A Clinton County, Missouri, circuit court judge ordered a $3.25 million judgment against Wells Fargo and Federal Home Loan Mortgage Corporation (Freddie Mac) for foreclosing on a home after promising a reinstatement to the homeowner.
David and Crystal Holm of Holt, Missouri, purchased their home in 1997, but during the 2008 mortgage crisis and after a storm damaged their property, they began missing payments on their mortgage. The couple began working with Wells Fargo and its legal counsel Kozeny & McCubbin, L.C. to try to keep their home.
After Wells Fargo promised to stop the foreclosure with a reinstatement agreement, the Holm’s gathered the $10,000 needed to bring their loan current and keep their home. Per the agreement, they faxed a copy and mailed the reinstatement check to the law firm Kozeny & McCubbin, L.C.
Wells Fargo received a fax copy of the check on August 15, 2008 but “deliberately ignored the reinstatement deal” and in an “egregious and deceitful manner” proceeded with the foreclosure sale of the Holm property to Freddie Mac on the very same day, according to the court opinion.
One month following the foreclosure sale, Freddie Mac filed an unlawful detainer claim against the Holms, which has now been pending for the past six years causing “uncertainty, lost optimism, emotional distress, and paralysis” on the Holm family, said judge Brent Elliott in the opinion.
The court ruled to quiet title for the plaintiffs because “’no title is conveyed through the sale’ when a party who lacks a right to enforce the note proceeds with [a] foreclosure sale." Neither Wells Fargo nor Freddie Mac had the authority to enforce the Holm’s unpaid promissory note because it was a promise to the original lender, Commercial Federal Mortgage Corp.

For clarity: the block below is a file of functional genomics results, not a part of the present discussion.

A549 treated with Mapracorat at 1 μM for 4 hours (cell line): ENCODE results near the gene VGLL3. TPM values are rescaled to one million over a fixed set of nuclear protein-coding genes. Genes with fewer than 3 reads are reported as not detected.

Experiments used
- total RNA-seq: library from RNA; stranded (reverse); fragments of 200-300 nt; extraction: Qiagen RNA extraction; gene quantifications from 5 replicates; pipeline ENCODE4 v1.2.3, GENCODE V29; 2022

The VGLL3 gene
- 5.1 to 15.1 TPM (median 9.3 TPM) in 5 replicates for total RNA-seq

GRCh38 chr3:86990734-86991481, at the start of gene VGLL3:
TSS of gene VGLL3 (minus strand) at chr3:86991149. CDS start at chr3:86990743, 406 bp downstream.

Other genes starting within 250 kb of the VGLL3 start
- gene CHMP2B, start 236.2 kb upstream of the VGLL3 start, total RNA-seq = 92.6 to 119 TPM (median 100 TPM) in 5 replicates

Although it was unclear whether Kozeny & McCubbin was acting as “Successor Trustees, attorneys for successor trustees, attorneys for Wells Fargo, or in some other capacity,” their correspondence verifying the validity of debt was incorrectly described and unendorsed, not providing any proof that it actually had the right to verify the debt or that it was owed to defendants.
The judge ruled that the foreclosure sale was wrongful and rendered the unlawful detainer pending against the Holms void.
During the same week of the Holms ruling, a New York judge reprimanded Wells Fargo for using similar forged endorsement documents to “create documentary evidence, after-the-fact, when enforcing its [right to foreclosure] claims, WHICH IS EXTRAORDINARY.” (Emphasis written by the judge). (United States Bankruptcy Court of New York case In re: Cynthia Carrsow-Franklin No. 10–20010 (RDD))
The judge awarded compensatory damages of to the Holms against Wells Fargo and Freddie Mac for the difference between the $141,762 foreclosure sale price of the home and its current value of $52,000, according to the opinion.
David and Crystal Holm and their 12-year-old daughter lived with the “fear of losing [their] famil[y] home” for six years causing health issues and stress on their marriage, for which the judge ordered $200,000 in emotional distress damages.
Because of Wells Fargo’s “unfathomable,” “outrageous and reprehensible” actions of reneging on the agreement “from a position of superiority” by “expend[ing]…”incomprehensible, time and effort to avert reinstatement,” judge Elliot ordered nearly $3 million in punitive damages and further ordered all legal fees to be assessed against Wells Fargo and Freddie Mac.
The Holms were represented by National Trial Lawyer Gregory Leyh.
The Case Holm v Wells Fargo Home Mortgage Inc., Circuit Court of Missouri case No. 08CN-CV00944.